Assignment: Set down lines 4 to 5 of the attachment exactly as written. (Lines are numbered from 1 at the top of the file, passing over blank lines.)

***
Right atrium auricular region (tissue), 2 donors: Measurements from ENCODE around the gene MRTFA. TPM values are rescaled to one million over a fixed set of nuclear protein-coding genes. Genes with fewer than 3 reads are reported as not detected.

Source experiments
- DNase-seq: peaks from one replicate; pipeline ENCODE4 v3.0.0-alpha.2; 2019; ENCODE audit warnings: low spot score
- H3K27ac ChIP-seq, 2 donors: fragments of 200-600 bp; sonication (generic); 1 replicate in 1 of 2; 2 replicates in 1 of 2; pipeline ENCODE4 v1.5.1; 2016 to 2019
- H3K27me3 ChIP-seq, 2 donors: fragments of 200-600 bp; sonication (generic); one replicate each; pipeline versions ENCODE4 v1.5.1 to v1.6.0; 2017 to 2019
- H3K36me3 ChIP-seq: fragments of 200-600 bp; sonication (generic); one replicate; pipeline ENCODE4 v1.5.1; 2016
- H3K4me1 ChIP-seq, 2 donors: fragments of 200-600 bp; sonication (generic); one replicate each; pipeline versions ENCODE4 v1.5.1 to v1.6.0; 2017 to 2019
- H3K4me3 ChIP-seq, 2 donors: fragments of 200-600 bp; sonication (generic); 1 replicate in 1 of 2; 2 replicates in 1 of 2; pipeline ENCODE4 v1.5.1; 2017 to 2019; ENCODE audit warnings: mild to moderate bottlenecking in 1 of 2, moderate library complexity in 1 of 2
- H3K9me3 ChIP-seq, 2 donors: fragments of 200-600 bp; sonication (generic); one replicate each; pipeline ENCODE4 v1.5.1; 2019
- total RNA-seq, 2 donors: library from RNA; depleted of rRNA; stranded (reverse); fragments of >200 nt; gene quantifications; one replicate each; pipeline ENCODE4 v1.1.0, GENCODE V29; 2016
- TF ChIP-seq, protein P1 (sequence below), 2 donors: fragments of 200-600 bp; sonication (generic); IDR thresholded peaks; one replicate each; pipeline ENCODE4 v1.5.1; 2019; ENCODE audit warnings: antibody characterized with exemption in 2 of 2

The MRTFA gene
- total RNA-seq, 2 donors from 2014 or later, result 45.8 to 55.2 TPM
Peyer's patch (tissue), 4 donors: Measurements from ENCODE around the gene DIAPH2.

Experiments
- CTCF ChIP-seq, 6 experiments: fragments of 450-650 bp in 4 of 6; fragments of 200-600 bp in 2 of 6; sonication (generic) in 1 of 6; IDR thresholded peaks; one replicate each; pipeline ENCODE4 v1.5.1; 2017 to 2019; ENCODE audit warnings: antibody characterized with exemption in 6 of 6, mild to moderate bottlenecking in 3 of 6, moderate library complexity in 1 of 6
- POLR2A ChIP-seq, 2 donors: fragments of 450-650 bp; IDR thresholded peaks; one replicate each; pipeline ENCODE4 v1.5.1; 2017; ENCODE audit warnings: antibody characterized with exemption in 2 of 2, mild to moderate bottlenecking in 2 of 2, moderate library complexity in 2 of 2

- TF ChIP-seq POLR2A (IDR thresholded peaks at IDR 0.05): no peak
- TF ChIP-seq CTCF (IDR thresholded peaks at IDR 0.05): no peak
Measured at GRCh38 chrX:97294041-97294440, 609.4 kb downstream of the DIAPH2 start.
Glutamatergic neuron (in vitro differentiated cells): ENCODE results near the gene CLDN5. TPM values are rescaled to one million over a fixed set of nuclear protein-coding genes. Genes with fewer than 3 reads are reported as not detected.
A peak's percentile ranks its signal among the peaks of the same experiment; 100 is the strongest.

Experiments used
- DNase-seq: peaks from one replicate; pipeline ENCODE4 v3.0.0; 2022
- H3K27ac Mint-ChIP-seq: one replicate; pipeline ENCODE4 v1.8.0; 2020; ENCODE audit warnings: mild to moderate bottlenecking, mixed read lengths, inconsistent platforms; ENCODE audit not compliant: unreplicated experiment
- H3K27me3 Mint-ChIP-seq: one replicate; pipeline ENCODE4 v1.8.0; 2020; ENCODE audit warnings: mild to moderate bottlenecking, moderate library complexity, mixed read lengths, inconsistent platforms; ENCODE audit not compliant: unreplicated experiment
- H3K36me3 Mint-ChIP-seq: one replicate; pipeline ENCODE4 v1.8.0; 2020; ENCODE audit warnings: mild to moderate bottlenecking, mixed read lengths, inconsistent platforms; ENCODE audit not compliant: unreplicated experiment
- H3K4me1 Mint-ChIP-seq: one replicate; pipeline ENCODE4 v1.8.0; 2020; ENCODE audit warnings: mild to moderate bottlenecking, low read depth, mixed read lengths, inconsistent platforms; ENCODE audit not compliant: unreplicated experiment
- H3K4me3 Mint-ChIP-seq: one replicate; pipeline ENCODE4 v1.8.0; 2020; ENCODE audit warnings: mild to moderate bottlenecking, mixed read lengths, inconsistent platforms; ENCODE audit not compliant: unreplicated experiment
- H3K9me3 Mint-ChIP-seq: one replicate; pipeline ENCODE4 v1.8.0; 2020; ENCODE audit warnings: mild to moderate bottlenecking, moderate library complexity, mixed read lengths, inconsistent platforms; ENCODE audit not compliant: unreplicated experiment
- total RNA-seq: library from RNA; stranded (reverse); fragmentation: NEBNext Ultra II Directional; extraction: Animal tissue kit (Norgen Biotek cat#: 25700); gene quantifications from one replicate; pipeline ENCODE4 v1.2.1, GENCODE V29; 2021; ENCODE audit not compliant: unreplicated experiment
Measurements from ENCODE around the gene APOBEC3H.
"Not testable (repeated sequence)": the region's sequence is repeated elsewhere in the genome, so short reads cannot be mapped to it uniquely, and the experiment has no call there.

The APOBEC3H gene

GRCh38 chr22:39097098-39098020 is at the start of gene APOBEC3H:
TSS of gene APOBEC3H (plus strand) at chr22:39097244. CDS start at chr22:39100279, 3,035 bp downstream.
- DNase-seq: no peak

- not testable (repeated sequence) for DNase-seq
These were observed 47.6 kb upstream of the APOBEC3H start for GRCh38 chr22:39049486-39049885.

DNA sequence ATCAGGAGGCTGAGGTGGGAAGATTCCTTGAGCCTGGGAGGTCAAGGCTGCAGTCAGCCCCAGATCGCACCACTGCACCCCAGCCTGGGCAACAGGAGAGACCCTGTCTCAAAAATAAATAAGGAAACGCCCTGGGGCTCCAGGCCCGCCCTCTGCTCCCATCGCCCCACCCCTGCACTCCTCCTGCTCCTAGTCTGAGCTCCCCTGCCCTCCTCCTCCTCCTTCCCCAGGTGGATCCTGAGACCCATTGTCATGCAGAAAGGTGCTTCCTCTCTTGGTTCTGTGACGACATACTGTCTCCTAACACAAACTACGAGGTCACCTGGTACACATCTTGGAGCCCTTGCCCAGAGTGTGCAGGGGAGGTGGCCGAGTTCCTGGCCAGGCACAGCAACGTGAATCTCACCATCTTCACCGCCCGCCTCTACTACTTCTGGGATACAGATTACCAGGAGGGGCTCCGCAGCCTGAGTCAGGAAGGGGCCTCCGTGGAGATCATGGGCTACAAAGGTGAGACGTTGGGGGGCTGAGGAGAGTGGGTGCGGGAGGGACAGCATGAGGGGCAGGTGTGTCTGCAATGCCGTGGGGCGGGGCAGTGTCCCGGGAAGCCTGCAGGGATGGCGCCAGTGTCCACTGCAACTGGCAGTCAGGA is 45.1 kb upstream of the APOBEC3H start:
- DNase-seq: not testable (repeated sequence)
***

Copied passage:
- H3K27ac ChIP-seq, 2 donors: fragments of 200-600 bp; sonication (generic); 1 replicate in 1 of 2; 2 replicates in 1 of 2; pipeline ENCODE4 v1.5.1; 2016 to 2019
- H3K27me3 ChIP-seq, 2 donors: fragments of 200-600 bp; sonication (generic); one replicate each; pipeline versions ENCODE4 v1.5.1 to v1.6.0; 2017 to 2019